The combined diesel engine and decontamination apparatus 10 described above provides the first practical solution to the problems presented by use of contaminated fuel in diesel engines. By associating the filtering system directly with the engine itself, the risks of further contamination between the time of purification and use is eliminated. The combination of the two membrane filters, one being a backup for the other, is made practical by having the first filter being in a cross flow configuration with the bypassed fuel providing a sweeping action carrying the contaminants from the membrane back to the fuel tank. Further, the second ultrafiltration unit functions not only as a backup filter in the event of a breakthrough on the first semipermeable membrane, but also serves as a part of the failure alarm. By having the second filter unit function as a completely effective backup filter, the short unavoidable delay in the response of the failure alarm presents no risks to the diesel engine and its fuel injectors.
Extensive testing of the various elements of the apparatus 10 has verified the effectiveness of the method and apparatus of the present invention. Such testing involved the use of membrane elements 26 each having surface areas of 13 square feet and with fuel flow rates of 15 to 17 gallons per hour with a supply pressure on the first stage of the filter system of 40 psi. The tests included processing fuel contaminated with various levels of up to 10,000 ppm solids and water. In addition, tests were run with bacteria contamination using Pseudomonas Aleruginosa which were cultured and added to clean fuel to provide 107 colonies of bacteria in the fuel.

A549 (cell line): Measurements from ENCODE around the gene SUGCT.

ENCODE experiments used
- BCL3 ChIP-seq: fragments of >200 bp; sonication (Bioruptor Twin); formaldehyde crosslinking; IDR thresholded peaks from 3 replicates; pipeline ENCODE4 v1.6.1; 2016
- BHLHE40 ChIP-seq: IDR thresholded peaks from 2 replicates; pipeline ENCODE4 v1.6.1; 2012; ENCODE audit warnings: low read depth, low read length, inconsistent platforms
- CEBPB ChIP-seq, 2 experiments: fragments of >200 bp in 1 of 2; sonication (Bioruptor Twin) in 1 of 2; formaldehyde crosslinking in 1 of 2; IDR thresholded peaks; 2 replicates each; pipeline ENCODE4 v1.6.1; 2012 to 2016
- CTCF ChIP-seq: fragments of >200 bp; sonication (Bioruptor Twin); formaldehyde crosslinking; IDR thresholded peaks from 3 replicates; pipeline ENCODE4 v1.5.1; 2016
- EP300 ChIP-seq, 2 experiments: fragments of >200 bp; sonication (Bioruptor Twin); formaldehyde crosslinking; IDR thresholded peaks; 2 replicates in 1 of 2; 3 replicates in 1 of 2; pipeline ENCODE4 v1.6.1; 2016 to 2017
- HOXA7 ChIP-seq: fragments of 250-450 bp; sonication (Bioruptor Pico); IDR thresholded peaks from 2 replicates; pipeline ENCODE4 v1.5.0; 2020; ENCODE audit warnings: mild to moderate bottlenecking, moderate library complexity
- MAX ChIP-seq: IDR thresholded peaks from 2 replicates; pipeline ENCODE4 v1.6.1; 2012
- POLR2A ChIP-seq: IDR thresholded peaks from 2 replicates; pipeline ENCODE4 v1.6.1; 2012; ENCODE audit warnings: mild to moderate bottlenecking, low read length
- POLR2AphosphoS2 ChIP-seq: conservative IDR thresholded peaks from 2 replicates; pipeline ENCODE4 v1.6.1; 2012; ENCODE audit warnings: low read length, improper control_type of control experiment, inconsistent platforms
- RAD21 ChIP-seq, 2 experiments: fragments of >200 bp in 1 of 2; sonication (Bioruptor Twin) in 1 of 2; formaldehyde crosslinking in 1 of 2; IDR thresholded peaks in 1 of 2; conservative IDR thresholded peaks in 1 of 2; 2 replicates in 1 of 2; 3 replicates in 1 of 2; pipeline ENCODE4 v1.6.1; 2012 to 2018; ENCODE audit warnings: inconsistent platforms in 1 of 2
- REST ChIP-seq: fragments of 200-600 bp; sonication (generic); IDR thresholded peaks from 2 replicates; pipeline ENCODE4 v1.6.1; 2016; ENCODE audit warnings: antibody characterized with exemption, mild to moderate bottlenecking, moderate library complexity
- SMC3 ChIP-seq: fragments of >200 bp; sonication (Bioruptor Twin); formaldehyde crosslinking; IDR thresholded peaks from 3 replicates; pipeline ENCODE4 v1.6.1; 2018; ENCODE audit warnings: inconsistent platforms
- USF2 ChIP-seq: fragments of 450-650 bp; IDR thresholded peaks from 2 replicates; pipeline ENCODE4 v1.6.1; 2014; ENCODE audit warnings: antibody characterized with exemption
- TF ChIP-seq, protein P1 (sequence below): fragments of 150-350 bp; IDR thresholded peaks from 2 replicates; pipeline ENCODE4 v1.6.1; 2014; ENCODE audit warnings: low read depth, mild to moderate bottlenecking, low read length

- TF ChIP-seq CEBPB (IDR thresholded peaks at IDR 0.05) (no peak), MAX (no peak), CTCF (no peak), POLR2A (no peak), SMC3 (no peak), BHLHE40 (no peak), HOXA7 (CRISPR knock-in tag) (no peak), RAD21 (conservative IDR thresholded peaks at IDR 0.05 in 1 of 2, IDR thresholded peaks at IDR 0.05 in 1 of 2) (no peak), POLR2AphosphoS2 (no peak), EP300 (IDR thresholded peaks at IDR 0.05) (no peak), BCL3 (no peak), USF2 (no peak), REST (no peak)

The various tests were run for 12 hours and measurements made as to the decrease in fuel flow through the system and the effectiveness of the system in removing the contaminants. In the tests with solids and water contamination, flow decreased on the order of 15% with the first stage filter effecting complete removal of the contaminants. Similarly, the test with the bacteria contamination showed a fuel flow decrease of on the order of 10% and with complete removal of the bacteria contamination in the first stage filter.